Do not let Jesus' talk of the end of time lead you to speak about the apocalypse or millennium without explaining the terms.

Let the Children Sing

If the focus is on God's providence, highlight the verses about family love in "For the Beauty of the Earth," and enjoy the repeated phrases in "God Be with You Till We Meet Again" and "God Will Take Care of You."

If the focus is on the Gospel, "Hymn of Promise" offers simple words about everyday things like seeds and butterflies.

The Liturgical Child

1. Read the story of Samuel's birth from The Children's Bible in 365 Stories, rather than from a Bible translation. While one would not want to make a habit of reading the free translations of storybooks instead of the Bible itself, this particular story is so winsomely told that it helps both children and adults appreciate what happened more fully than does the Scripture.

2. Have a young mother take the role of Hannah, to read Hannah's song with all the feeling tha Hannah expressed.

3. Invite the children to join you as you sit on the steps. Describe how Americans from other parts of the country feel when they visit Washington, D.C., for the first time. Point out that the disciples felt the same way when they saw the Temple in Jerusalem. Just as the tourists are proud and often feel that a country that could build such buildings and monuments will last forever, the disciples felt that the Temple and Jerusalem would last forever. With this background, open the Bible on your lap and read about the conversation between Jesus and his disciples as they looked at the Temple. You may want to conclude with some summary remarks, such as "Nothing but God lasts forever."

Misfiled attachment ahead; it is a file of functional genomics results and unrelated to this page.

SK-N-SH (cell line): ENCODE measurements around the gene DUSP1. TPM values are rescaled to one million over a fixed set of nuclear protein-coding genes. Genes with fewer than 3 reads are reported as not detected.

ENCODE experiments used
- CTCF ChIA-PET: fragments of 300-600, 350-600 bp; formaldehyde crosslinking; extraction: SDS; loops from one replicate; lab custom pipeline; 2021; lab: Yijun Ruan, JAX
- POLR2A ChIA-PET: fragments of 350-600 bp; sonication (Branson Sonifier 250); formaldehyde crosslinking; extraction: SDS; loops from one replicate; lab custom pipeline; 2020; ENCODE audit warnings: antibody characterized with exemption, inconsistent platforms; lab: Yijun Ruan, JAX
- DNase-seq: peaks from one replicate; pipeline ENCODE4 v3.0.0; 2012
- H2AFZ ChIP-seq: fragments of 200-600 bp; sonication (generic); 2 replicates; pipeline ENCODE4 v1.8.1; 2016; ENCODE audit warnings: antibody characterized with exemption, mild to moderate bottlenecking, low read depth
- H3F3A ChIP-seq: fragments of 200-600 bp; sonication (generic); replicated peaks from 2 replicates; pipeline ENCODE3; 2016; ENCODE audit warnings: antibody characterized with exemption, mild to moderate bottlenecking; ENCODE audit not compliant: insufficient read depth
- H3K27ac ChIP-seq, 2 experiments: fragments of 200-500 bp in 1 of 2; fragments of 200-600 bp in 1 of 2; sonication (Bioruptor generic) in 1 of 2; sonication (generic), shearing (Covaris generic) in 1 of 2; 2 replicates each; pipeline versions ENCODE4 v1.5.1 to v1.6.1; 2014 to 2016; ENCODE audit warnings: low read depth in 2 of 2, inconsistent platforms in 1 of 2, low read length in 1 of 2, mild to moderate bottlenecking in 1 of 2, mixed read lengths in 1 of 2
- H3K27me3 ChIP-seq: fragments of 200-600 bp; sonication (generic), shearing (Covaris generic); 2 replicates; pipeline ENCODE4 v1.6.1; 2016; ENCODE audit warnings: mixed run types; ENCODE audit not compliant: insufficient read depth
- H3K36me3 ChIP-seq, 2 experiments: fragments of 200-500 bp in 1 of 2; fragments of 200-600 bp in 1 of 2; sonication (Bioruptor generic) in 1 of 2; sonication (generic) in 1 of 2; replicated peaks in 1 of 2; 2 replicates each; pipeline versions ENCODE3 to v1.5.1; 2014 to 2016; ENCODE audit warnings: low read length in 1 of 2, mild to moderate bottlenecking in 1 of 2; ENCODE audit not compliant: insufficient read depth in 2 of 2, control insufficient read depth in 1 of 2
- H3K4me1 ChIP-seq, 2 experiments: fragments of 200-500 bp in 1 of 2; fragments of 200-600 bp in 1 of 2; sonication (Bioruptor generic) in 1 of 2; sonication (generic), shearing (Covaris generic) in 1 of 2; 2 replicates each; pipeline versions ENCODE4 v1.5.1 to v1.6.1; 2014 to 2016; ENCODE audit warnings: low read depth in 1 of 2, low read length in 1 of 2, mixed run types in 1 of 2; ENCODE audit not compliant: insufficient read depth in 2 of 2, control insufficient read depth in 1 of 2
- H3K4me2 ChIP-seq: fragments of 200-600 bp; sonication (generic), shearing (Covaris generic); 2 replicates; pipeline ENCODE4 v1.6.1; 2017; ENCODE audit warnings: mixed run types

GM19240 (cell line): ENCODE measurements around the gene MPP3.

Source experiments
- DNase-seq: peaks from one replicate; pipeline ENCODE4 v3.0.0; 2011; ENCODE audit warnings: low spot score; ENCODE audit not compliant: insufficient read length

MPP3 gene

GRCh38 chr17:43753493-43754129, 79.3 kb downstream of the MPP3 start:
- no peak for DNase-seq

4. In the chancel, prominently display a birthday cake with one candle on it. At the end of the service, give each worshiper a cupcake with one candle. (Perhaps an older-children's class could be ready to pass them out.) Suggest that as the cupcakes are eaten, people recall the stories of their birth and give thanks to God for all the ways God cares for them.

5. Offer a responsive prayer to God. A worship leader cites a variety of seemingly hopeless situations, in which God surprises us with powerful, loving care (e.g., an enemy becomes a friend at the end of the Cold War; we find that we can do something we were frightened to try). To each, one the congregation responds:

"There is no Holy One like the Lord!

There is no Rock like our God!"

Sermon Resources

1. Tell the birth dates, and perhaps the stories of the births, of the youngest and oldest members of the congregation.

2. Tell stories of other special births from the Bible: Abraham and Sarah, who thought they were too old to have a baby; Naomi and Ruth, who expected to live out their lives as poor widows until Ruth married Boaz and Obed was born; Zechariah, who was so surprised when he learned that Elizabeth would have a son that God struck him mute until John was born; and so forth. Also recall the "normal" births (such as that of Moses) of people whom God loved and used to raise up God's involvement in all births.

3. Tell stories about leaders who announced that the end of time was coming soon and convinced people to give them all their money. The false leaders promised that the money would be used to save others and that the givers would be rewarded in the new world. While children and adults tend to laugh when they hear some of these, the stories prepare them to evaluate new claims.